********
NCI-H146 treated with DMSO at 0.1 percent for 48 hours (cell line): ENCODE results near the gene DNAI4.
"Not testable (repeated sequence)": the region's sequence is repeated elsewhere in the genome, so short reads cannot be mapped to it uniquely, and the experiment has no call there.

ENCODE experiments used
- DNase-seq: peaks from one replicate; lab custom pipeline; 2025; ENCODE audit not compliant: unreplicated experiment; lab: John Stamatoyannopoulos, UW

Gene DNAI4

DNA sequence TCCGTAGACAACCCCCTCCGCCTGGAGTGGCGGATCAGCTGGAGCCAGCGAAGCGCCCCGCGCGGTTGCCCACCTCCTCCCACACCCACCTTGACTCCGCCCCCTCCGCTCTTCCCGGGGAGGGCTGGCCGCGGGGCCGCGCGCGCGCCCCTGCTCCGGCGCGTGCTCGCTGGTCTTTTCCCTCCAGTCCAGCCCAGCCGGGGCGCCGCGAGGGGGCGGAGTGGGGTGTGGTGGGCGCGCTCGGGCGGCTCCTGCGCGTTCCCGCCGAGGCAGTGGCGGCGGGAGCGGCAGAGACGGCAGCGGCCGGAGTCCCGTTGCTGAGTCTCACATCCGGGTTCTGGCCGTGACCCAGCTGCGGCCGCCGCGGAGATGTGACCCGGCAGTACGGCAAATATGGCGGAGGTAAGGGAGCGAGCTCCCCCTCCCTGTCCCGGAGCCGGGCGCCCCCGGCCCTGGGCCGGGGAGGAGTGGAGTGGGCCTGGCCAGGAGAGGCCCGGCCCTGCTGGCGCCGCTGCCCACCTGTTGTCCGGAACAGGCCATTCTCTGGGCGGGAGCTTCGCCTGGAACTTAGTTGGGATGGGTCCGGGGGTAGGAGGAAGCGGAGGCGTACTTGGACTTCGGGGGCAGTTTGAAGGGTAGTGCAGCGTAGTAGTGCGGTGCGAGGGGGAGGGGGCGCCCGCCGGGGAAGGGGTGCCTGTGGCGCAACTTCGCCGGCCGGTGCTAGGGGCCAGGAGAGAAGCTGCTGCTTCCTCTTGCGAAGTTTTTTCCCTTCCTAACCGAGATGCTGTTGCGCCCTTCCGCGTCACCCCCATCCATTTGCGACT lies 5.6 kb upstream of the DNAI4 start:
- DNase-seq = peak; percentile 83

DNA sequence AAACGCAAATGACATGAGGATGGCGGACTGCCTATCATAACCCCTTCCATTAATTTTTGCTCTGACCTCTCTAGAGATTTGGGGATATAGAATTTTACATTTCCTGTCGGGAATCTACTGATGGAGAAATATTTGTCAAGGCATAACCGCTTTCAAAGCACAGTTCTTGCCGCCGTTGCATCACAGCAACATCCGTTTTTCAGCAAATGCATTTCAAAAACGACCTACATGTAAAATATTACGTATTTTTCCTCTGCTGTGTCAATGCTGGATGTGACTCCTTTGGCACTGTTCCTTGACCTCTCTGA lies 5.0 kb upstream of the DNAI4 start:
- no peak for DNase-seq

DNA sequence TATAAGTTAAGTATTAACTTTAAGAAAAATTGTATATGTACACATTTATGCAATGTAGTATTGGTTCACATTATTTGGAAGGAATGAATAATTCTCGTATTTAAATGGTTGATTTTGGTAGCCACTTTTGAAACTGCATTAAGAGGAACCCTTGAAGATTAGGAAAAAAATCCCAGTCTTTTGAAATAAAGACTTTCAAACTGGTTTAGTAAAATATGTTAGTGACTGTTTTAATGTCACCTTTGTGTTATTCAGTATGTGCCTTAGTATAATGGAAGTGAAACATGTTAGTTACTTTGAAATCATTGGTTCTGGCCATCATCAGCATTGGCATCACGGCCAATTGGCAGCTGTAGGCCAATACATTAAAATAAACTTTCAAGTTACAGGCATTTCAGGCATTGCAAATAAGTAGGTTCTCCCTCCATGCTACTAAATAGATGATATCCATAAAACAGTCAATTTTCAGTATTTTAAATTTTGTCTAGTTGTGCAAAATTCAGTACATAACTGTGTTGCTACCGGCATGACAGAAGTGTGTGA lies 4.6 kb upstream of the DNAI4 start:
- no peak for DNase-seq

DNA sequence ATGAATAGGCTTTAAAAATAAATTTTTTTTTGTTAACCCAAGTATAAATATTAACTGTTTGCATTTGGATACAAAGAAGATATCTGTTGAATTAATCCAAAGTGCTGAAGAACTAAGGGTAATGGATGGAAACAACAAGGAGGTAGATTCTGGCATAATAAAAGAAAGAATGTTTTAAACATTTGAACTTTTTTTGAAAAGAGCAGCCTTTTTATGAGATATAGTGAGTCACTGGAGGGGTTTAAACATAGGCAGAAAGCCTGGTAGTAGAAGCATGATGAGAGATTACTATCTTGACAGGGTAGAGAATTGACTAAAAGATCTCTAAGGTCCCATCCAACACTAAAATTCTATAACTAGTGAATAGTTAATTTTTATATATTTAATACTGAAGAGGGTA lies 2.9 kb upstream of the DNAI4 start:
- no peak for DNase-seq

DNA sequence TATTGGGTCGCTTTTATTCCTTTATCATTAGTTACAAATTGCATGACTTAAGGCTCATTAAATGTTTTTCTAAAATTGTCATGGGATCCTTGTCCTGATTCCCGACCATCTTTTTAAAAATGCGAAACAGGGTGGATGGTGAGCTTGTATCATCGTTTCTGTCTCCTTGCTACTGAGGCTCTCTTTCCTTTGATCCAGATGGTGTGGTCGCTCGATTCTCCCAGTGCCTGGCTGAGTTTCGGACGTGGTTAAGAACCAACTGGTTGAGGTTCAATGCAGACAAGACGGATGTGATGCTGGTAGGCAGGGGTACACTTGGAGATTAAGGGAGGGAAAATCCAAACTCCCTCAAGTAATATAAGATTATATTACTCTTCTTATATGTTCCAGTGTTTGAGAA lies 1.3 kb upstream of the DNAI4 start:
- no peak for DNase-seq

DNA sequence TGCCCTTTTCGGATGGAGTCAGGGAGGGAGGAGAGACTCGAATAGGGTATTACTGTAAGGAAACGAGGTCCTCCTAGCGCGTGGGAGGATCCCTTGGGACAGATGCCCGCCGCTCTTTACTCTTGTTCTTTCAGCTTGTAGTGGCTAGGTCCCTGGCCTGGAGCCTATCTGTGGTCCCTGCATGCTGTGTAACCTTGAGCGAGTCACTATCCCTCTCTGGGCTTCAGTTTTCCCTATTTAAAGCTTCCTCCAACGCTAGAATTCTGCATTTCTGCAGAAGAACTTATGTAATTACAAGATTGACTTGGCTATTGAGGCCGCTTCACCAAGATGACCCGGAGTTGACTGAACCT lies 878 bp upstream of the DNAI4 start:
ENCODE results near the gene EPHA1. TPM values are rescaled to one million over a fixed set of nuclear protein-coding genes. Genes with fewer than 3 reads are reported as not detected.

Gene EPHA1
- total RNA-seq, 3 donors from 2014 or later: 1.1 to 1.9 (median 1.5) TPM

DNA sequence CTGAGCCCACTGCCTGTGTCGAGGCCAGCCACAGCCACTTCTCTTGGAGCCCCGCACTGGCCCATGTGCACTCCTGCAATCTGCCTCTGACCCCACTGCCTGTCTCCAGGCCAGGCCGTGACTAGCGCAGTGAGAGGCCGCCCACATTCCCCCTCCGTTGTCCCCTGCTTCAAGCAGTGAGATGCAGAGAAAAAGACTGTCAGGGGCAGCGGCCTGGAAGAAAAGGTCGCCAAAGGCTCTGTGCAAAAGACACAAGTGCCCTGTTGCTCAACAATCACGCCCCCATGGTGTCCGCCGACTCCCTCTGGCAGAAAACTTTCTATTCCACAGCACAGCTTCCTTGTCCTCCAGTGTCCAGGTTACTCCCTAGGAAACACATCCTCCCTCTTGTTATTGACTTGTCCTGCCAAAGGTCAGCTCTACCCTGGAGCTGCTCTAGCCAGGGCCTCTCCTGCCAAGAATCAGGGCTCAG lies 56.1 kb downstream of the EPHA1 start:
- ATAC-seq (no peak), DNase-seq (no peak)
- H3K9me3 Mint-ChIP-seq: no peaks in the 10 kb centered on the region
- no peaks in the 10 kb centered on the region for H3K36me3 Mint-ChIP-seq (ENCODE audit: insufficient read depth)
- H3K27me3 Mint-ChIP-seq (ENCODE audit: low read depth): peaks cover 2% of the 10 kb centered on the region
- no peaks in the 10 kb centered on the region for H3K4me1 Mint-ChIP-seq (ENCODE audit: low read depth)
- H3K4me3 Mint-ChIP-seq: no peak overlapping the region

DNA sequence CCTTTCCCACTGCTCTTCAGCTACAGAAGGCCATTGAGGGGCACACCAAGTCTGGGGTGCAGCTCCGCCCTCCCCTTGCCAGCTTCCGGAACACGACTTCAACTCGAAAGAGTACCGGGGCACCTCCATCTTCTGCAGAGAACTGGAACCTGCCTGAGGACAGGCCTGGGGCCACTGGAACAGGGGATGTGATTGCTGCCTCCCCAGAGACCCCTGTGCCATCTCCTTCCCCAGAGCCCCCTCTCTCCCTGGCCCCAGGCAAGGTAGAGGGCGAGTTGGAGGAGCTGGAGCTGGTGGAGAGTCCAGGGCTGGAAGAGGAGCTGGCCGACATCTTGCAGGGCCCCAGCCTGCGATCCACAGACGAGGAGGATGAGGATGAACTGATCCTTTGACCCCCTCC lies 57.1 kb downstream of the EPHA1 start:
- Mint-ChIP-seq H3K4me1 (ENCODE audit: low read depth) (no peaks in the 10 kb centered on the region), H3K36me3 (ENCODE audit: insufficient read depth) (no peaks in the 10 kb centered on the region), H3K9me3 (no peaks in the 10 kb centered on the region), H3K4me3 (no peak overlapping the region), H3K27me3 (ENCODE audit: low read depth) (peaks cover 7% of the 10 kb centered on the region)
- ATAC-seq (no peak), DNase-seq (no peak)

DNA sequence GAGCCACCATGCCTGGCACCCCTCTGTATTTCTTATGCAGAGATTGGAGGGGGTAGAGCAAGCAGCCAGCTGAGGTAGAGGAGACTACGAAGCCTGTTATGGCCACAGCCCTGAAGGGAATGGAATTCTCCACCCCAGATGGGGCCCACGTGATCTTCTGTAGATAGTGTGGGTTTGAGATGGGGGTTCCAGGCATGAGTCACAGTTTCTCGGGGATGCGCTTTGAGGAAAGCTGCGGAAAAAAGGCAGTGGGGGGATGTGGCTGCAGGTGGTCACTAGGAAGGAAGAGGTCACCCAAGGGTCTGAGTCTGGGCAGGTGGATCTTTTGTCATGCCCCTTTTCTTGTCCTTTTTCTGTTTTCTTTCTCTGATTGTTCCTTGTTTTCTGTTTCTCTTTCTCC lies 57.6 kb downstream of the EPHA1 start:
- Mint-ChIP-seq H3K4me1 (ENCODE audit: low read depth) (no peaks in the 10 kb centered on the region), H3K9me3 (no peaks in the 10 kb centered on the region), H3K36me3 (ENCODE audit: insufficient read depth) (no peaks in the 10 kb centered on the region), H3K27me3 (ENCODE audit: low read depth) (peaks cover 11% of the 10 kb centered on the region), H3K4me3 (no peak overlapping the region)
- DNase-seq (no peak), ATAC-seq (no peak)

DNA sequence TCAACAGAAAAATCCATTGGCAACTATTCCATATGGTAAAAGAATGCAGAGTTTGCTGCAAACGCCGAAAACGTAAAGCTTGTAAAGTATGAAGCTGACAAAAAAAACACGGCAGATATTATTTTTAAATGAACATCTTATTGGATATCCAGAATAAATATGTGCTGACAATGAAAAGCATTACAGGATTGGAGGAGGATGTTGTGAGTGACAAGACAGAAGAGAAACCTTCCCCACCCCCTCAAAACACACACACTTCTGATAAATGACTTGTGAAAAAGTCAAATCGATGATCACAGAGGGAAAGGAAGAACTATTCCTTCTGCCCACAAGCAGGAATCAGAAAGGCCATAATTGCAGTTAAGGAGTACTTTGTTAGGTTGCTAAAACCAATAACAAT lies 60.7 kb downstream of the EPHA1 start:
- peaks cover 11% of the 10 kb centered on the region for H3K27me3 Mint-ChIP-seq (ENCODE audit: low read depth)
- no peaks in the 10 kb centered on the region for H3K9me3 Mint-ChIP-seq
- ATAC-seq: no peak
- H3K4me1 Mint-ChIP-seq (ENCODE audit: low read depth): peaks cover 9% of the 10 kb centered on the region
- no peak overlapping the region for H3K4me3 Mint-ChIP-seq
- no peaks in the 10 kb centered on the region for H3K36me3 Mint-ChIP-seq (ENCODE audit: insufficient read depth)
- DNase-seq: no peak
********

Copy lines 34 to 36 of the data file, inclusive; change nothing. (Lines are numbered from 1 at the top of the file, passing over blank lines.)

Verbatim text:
- peaks cover 11% of the 10 kb centered on the region for H3K27me3 Mint-ChIP-seq (ENCODE audit: low read depth)
- no peaks in the 10 kb centered on the region for H3K9me3 Mint-ChIP-seq
- ATAC-seq: no peak